Working adults spend decades saving for their retirement years. When someone hopes to age in place, they need adequate resources to maintain their home, pay taxes and cover cost-of-living expenses. Those who move into nursing homes will likely have costs that are many times higher than the expenses of individuals living in their own homes after retirement.
If an older adult shows signs of cognitive decline or demonstrates an inability to manage their finances, the nursing home where they live might ask the Colorado courts for conservatorship. Why do businesses seek control over someone’s finances?
The priority is securing full payment
The uncomfortable truth about a business requesting conservatorship is that the motive is almost certainly financial. There are likely concerns that an older adult may fail to make payments or could lose assets due to mismanagement of their resources. Those financial challenges could then leave the nursing home at a disadvantage when it seeks payment in full for services rendered. Nursing homes seek conservatorships as a way to obtain payment in full for the services already rendered to nursing home residents and to ensure payment for future services as well.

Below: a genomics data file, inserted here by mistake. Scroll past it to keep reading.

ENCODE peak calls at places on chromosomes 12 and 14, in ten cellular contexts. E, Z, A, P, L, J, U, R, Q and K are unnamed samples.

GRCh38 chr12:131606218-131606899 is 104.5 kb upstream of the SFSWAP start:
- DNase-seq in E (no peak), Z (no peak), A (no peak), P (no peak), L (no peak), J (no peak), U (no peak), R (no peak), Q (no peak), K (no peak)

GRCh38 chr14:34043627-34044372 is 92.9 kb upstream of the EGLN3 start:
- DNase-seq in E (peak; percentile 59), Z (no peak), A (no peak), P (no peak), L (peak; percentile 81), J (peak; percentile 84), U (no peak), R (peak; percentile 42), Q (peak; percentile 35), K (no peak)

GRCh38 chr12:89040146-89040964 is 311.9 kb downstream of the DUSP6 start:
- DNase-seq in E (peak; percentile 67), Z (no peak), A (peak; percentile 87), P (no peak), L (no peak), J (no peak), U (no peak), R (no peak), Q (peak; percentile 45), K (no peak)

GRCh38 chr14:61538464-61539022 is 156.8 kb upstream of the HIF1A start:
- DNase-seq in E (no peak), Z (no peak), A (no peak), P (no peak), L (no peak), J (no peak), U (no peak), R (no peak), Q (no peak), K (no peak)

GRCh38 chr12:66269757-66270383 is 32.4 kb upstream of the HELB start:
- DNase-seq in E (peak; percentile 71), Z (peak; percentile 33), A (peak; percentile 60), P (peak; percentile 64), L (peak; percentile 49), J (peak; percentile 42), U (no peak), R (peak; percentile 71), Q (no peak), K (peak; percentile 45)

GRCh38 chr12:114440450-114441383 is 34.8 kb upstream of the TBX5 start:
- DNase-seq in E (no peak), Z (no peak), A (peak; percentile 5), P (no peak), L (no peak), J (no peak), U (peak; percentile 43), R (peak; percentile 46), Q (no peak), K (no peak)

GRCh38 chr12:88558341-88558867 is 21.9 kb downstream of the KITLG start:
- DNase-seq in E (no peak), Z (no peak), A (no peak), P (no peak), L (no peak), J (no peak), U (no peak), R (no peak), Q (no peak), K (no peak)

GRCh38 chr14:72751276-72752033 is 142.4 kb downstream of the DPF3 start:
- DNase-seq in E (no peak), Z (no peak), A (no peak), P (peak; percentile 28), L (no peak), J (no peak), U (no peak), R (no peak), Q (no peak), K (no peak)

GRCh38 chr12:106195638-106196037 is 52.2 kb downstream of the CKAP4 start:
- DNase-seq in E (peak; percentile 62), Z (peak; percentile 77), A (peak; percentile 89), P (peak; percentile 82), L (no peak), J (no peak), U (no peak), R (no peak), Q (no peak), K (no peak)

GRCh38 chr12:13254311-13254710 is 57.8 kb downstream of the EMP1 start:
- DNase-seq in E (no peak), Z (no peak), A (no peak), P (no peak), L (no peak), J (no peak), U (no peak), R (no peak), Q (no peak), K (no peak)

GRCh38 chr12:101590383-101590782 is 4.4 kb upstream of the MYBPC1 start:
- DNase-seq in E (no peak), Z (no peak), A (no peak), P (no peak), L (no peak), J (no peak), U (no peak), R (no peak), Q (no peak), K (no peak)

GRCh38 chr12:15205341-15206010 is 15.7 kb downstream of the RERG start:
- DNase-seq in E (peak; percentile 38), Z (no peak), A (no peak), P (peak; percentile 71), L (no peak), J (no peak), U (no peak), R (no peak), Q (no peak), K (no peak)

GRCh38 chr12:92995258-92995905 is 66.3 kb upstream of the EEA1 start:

Families sometimes need to recognize when a loved one might be vulnerable to such efforts and take action before a facility does. That way, the person controlling an individual’s assets will prioritize the individual’s best interests, not the profits of the care facility. Even when an older adult resents the idea of giving up control over their finances to others, they will likely recognize that it is better to have someone they know and trust managing their affairs than a stranger with professional ties to the nursing home where they live.
Ultimately, eliminating the profit incentive in a conservatorship scenario may lead to a better outcome for an older adult who is in need of outside support.